Many organisms shape their environments as they are shaped by it – the North American beaver builds dams, social insects construct intricate nests, and the world’s forests are criss-crossed with game trails. Indeed, cooperation between individuals is a common way to modify the environment for the better of all.
However, as humans have become all too aware, transforming the environment can have negative side effects. Human-generated pollution threatens ecosystems and species across the globe and is even shifting the planet’s climate.
But it seems we’re not the only organisms capable of wiping ourselves out through changing the world in which we live.
Christoph Ratke and senior author Jeff Gore of Massachusetts Institute of Technology in the US and Jonas Denk of Ludwig-Maximilians University in Munich, Germany, have just published the results of their recent study into microbial group suicide.
Gore (who is also known for his crusade to eradicate the American penny) and team report that soil bacteria of the genus Paenbacillus often significantly lower the pH of their environment. When population density is high, they make their surroundings so acidic that the swift and complete eradication of the entire community results. Remarkably, this occurred in about a quarter of the pH-modifying bacterial strains tested in their experiment.
The authors call this ‘ecological suicide’ and it’s something of a paradox, as it goes directly against a well-established biological principle known as the Allee effect.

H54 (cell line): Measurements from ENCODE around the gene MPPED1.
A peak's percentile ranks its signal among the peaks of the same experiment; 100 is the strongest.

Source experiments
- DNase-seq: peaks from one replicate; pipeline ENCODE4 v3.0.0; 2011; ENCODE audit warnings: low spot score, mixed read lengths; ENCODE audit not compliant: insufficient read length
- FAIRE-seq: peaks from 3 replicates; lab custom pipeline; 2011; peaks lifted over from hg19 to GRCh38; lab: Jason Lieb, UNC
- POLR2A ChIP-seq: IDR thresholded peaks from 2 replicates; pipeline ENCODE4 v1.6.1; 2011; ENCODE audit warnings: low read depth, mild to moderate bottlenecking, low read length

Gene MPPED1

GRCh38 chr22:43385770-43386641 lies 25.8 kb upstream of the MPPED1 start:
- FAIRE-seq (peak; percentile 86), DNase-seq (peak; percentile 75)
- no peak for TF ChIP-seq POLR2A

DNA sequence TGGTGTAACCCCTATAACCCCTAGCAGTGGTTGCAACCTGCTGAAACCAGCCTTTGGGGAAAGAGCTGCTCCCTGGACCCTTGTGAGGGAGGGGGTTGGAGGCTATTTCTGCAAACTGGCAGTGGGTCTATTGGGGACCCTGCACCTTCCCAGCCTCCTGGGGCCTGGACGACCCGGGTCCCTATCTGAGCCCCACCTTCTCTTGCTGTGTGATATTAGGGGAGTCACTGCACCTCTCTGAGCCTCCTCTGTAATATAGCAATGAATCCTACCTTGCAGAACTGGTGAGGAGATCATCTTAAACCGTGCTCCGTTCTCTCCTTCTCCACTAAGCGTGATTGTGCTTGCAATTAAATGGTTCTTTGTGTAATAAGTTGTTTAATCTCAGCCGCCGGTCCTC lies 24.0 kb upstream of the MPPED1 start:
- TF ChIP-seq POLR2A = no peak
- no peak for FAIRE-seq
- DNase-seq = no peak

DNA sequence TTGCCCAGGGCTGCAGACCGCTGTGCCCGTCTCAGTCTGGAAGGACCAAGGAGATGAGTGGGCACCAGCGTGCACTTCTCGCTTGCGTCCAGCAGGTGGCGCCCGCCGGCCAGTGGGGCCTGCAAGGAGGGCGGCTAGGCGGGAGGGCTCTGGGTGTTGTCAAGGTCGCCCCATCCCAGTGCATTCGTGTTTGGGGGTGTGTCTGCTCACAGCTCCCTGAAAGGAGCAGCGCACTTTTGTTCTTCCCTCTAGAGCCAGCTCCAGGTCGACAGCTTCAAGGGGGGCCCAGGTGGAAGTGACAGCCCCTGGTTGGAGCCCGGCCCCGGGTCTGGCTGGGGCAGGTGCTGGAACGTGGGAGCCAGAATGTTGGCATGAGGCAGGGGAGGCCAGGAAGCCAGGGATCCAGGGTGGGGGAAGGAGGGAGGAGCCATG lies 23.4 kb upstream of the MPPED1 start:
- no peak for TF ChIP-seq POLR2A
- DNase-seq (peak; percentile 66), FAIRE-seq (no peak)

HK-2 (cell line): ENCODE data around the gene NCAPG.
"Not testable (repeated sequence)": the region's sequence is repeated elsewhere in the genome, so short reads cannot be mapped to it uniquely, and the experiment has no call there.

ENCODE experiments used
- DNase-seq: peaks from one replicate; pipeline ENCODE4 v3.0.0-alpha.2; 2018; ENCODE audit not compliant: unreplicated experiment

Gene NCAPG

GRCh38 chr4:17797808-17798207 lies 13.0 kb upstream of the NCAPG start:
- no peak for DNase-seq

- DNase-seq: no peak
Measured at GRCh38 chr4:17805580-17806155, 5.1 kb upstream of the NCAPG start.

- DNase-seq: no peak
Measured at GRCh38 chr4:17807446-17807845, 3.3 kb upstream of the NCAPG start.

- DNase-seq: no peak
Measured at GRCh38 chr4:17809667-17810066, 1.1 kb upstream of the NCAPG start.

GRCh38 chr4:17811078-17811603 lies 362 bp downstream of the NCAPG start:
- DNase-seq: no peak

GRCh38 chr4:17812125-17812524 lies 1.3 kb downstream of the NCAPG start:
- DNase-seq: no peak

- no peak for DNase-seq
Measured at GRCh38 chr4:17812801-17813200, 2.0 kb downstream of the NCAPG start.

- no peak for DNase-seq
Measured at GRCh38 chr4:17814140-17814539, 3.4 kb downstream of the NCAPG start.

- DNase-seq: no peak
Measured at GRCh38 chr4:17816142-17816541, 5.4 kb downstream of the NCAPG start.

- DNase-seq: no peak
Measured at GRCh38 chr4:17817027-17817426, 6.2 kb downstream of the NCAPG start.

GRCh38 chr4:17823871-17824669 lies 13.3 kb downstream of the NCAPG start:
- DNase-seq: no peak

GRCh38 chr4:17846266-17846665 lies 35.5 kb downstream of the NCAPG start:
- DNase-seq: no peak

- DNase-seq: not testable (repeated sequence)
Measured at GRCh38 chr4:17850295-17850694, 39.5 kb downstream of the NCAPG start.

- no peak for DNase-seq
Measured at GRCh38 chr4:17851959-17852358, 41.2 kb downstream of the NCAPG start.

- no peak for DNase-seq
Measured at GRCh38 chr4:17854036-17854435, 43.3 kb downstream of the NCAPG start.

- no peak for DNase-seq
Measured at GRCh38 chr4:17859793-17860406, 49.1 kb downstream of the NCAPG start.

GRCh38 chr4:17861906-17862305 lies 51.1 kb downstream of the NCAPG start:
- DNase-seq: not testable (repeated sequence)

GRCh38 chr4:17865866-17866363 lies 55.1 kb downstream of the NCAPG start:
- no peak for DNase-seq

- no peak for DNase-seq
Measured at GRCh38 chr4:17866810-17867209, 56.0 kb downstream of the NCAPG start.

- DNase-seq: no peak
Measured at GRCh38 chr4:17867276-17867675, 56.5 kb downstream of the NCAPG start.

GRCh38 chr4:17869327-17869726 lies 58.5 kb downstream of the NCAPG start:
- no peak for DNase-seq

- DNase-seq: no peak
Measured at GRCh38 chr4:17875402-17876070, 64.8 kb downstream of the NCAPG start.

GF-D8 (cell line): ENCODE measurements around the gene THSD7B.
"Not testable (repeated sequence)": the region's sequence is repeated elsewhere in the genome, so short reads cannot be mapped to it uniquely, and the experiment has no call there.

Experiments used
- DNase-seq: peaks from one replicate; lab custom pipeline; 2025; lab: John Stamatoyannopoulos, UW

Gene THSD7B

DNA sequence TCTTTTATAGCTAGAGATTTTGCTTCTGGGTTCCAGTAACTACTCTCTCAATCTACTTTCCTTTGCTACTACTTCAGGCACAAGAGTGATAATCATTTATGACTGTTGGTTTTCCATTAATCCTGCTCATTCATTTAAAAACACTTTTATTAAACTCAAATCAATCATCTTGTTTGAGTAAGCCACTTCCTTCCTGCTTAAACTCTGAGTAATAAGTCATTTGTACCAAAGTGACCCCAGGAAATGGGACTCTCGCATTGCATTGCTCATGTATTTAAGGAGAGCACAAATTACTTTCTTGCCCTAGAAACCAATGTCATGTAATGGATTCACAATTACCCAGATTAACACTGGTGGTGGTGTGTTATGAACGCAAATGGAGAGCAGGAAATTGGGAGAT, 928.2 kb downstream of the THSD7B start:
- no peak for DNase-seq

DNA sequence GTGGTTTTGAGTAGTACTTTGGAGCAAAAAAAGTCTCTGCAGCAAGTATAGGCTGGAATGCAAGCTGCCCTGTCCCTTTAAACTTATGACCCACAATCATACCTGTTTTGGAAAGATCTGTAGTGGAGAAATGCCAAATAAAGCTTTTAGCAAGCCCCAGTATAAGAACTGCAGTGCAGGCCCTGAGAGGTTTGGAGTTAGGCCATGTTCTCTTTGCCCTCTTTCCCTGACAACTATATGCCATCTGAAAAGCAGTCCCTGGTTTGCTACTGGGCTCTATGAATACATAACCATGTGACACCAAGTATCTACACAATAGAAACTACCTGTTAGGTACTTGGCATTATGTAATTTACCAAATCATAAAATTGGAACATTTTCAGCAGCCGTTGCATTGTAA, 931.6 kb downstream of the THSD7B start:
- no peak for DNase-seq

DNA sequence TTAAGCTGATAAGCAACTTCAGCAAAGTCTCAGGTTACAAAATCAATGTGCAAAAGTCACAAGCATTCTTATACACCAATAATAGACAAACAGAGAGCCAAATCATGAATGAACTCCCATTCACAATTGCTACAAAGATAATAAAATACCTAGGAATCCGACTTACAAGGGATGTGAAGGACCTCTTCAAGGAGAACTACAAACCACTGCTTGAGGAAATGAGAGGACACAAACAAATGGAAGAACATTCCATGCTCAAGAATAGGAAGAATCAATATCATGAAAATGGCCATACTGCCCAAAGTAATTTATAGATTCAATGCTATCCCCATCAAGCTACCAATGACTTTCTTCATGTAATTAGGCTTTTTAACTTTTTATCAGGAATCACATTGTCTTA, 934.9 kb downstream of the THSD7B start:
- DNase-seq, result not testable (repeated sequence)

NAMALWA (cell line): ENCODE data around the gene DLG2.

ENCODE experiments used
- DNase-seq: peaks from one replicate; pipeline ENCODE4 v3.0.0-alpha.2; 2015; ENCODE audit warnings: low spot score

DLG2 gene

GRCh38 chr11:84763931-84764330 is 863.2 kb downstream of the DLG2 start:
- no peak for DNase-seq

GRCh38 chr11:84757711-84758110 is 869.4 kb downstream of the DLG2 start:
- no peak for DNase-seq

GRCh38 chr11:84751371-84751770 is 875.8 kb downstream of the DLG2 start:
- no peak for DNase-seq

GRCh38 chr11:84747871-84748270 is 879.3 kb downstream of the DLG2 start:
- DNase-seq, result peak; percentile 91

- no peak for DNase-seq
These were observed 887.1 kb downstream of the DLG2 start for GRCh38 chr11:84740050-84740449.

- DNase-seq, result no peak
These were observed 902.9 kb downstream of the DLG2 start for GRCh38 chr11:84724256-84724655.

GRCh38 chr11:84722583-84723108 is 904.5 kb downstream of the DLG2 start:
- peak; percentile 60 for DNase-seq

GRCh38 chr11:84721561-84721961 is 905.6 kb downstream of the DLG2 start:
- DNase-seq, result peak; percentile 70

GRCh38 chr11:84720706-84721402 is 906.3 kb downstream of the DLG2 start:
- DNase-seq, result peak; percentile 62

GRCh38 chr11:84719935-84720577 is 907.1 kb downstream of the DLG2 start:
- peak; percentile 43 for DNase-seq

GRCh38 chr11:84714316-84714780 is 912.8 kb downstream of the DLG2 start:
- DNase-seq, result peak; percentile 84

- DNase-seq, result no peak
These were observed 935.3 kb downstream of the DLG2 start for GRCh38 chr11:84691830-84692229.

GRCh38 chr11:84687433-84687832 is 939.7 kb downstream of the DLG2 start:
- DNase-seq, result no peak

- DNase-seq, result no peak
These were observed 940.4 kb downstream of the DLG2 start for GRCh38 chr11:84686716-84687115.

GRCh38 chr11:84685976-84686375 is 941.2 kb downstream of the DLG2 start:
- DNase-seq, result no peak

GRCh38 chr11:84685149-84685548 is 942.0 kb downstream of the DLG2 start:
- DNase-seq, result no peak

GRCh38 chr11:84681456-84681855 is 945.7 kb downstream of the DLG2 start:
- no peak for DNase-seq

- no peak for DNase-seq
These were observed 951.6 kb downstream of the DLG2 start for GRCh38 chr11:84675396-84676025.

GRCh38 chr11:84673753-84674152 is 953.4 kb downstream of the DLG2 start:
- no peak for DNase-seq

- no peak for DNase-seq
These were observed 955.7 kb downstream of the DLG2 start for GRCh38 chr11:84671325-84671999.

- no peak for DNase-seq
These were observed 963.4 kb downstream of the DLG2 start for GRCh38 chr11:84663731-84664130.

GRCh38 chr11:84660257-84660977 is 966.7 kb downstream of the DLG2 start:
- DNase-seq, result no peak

In the 1930s one of the founders of ecology, WC Allee, noted that for many species, fitness increases with population density. However, in the current research the opposite seems to be true – low-density populations thrive while high density leads to ecological destruction.
Even more surprising is the realisation that substances used to kill bacteria – such as antibiotics in medicine, or salt and ethanol in food preservation – may actually save populations of these bacteria and enable them to grow.
But how could evolution lead to such a situation?
Ecological suicide, the authors muse, may be connected to something more ominous – ‘evolutionary suicide’. The extinction of a species is thought to occur when the environment changes and a species is unable to adapt. Evolutionary suicide is an alternative explanation, in which evolution selects for adaptations that are beneficial for individuals but are fatal for the species. The authors suggest that the bacteria may have evolved to metabolise nutrients in a way that is fast but produces acidic byproducts: in an environment where nutrients are scarce, this produces advantages for the individual, but it creates problems for the group when population density increases.
With the stakes so high, let’s hope this is a cautionary tale for humanity, rather than a preview of our fate.
Stephen Fleischfresser is a lecturer at the University of Melbourne's Trinity College and holds a PhD in the History and Philosophy of Science.
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